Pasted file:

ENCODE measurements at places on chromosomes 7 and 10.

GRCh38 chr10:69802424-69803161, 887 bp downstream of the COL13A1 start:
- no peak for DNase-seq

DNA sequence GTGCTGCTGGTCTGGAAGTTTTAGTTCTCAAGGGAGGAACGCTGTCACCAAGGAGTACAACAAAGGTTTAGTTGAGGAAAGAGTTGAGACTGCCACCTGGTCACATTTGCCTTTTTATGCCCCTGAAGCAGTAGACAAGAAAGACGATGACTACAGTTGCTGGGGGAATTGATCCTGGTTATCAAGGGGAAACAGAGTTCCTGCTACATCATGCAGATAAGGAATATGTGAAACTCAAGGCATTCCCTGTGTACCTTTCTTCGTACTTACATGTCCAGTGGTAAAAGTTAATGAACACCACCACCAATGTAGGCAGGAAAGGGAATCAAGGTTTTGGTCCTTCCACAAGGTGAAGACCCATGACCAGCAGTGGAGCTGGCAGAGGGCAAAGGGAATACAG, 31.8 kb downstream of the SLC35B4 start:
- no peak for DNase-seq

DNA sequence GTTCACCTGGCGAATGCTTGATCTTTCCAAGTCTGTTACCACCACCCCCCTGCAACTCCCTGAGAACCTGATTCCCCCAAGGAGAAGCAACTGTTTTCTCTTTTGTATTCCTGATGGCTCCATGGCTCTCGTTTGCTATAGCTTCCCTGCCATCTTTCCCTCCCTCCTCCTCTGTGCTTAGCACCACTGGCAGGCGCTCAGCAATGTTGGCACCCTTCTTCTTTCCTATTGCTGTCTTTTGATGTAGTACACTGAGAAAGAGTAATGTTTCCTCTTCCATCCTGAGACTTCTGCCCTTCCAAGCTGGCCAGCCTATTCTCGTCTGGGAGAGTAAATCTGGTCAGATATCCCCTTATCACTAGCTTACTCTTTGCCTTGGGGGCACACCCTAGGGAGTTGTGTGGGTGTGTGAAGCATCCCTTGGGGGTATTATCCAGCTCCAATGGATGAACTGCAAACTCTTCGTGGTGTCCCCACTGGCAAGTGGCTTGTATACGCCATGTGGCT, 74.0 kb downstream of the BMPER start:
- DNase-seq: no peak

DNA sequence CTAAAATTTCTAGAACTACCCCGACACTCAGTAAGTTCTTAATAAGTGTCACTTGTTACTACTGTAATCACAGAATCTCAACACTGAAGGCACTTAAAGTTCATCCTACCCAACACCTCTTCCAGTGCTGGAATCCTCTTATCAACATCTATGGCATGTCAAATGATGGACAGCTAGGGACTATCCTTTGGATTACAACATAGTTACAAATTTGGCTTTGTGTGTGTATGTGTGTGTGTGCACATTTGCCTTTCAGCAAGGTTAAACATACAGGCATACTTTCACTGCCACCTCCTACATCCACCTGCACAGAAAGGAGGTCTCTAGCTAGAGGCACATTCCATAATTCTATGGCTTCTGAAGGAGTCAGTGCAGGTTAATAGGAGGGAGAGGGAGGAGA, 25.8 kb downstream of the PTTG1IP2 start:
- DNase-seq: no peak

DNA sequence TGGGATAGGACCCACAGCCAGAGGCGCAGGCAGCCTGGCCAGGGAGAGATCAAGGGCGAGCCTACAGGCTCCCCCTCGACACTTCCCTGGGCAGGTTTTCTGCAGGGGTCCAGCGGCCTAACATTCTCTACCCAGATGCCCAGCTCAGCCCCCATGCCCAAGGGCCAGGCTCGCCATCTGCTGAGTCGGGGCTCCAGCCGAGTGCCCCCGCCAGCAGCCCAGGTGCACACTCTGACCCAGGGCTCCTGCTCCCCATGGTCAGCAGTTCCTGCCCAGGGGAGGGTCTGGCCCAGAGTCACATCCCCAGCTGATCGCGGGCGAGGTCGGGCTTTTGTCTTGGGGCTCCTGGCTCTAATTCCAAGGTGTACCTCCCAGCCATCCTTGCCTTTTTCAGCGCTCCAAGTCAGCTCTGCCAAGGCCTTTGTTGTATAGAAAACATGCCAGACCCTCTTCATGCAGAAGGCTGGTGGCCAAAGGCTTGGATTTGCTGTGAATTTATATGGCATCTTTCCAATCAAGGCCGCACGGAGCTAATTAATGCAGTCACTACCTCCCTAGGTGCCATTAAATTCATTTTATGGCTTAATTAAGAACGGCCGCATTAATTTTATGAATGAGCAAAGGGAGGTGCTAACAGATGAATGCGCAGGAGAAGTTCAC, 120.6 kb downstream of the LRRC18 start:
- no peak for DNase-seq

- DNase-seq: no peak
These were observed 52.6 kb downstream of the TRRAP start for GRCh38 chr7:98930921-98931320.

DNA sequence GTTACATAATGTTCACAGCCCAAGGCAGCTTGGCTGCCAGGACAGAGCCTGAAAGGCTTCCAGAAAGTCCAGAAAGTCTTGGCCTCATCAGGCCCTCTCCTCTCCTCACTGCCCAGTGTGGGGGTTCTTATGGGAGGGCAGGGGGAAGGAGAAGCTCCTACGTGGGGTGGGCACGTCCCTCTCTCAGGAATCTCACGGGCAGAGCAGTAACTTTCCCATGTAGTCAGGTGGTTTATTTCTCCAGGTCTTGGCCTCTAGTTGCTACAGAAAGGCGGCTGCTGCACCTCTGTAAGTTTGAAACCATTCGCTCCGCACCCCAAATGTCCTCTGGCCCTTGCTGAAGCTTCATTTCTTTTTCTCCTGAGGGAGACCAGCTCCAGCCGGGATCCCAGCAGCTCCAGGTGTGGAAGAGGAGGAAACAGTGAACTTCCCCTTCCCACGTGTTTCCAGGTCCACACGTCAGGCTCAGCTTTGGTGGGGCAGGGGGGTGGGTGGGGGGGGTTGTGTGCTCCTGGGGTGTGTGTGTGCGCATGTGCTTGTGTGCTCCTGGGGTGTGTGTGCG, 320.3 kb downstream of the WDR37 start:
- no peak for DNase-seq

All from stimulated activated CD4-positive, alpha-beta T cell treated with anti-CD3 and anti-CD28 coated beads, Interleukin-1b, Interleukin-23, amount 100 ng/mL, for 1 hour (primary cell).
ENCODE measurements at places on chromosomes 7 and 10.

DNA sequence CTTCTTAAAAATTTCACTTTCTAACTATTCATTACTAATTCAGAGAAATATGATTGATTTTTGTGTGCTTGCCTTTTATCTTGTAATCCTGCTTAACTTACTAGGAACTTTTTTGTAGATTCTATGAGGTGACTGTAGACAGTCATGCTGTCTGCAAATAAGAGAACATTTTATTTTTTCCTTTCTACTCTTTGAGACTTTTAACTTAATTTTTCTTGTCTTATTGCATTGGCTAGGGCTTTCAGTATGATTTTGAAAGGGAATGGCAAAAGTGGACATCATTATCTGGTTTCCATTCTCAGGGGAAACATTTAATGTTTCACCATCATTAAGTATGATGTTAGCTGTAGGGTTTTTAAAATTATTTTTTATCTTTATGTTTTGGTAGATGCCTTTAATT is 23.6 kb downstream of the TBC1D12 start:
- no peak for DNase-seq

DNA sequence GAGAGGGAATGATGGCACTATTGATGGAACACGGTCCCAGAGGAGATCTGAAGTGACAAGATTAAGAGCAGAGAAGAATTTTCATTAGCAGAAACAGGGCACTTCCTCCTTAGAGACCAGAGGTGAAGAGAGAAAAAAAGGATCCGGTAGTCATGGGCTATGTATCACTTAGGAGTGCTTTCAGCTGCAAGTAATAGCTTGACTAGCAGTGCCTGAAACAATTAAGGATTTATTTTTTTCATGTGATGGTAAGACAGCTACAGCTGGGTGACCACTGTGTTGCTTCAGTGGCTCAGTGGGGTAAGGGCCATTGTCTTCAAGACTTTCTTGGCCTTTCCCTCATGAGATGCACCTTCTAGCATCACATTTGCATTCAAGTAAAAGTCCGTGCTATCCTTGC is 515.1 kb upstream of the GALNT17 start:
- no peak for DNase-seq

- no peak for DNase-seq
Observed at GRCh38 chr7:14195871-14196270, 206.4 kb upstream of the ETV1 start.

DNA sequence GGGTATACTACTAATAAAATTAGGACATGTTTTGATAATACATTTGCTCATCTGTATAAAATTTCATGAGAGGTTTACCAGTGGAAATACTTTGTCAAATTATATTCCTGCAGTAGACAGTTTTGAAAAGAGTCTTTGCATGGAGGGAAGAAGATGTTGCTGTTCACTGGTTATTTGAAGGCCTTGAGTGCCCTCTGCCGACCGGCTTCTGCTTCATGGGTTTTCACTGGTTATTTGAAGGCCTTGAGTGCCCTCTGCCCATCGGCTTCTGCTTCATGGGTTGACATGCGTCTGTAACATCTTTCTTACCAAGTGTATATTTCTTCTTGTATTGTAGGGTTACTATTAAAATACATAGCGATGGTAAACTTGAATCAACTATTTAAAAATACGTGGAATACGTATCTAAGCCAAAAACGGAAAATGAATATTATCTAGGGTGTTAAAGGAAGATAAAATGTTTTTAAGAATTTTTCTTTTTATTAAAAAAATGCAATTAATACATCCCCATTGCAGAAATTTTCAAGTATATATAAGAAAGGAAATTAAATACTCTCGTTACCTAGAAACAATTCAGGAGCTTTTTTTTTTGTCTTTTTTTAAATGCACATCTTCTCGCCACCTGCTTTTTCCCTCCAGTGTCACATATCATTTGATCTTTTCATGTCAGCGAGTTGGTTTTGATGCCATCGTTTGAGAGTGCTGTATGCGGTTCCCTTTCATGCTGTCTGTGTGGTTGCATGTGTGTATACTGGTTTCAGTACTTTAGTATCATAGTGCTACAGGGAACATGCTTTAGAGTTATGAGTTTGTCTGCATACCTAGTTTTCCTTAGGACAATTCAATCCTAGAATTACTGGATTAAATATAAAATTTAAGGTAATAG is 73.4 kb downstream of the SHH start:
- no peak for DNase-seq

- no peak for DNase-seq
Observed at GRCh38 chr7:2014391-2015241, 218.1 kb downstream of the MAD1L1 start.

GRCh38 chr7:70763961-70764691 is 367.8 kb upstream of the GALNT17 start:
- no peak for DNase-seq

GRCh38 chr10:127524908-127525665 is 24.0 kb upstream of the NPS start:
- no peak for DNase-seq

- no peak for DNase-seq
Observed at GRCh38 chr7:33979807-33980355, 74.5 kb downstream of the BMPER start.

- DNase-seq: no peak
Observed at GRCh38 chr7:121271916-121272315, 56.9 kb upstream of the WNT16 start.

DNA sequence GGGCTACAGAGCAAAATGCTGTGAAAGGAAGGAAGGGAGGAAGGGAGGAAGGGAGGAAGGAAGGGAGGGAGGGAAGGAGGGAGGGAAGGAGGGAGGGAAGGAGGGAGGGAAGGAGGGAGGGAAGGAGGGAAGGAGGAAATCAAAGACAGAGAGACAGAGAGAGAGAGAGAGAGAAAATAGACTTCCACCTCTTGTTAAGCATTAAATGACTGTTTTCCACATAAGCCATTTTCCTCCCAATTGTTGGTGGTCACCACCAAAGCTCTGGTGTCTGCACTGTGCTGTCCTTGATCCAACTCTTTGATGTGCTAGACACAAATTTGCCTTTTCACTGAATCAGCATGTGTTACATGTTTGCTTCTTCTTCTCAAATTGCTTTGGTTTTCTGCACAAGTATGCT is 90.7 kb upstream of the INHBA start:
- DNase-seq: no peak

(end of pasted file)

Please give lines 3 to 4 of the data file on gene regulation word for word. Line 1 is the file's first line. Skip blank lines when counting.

- no peak for DNase-seq

DNA sequence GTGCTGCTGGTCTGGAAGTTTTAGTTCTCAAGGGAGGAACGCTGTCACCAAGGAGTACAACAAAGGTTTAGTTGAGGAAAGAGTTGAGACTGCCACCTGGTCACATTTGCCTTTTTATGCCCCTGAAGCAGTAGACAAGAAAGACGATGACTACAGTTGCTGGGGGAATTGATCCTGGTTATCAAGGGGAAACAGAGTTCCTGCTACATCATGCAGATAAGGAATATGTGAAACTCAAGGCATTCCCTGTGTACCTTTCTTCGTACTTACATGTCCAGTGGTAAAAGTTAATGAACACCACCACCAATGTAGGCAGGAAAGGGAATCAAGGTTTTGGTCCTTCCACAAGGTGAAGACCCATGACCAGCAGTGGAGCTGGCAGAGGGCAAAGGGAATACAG, 31.8 kb downstream of the SLC35B4 start: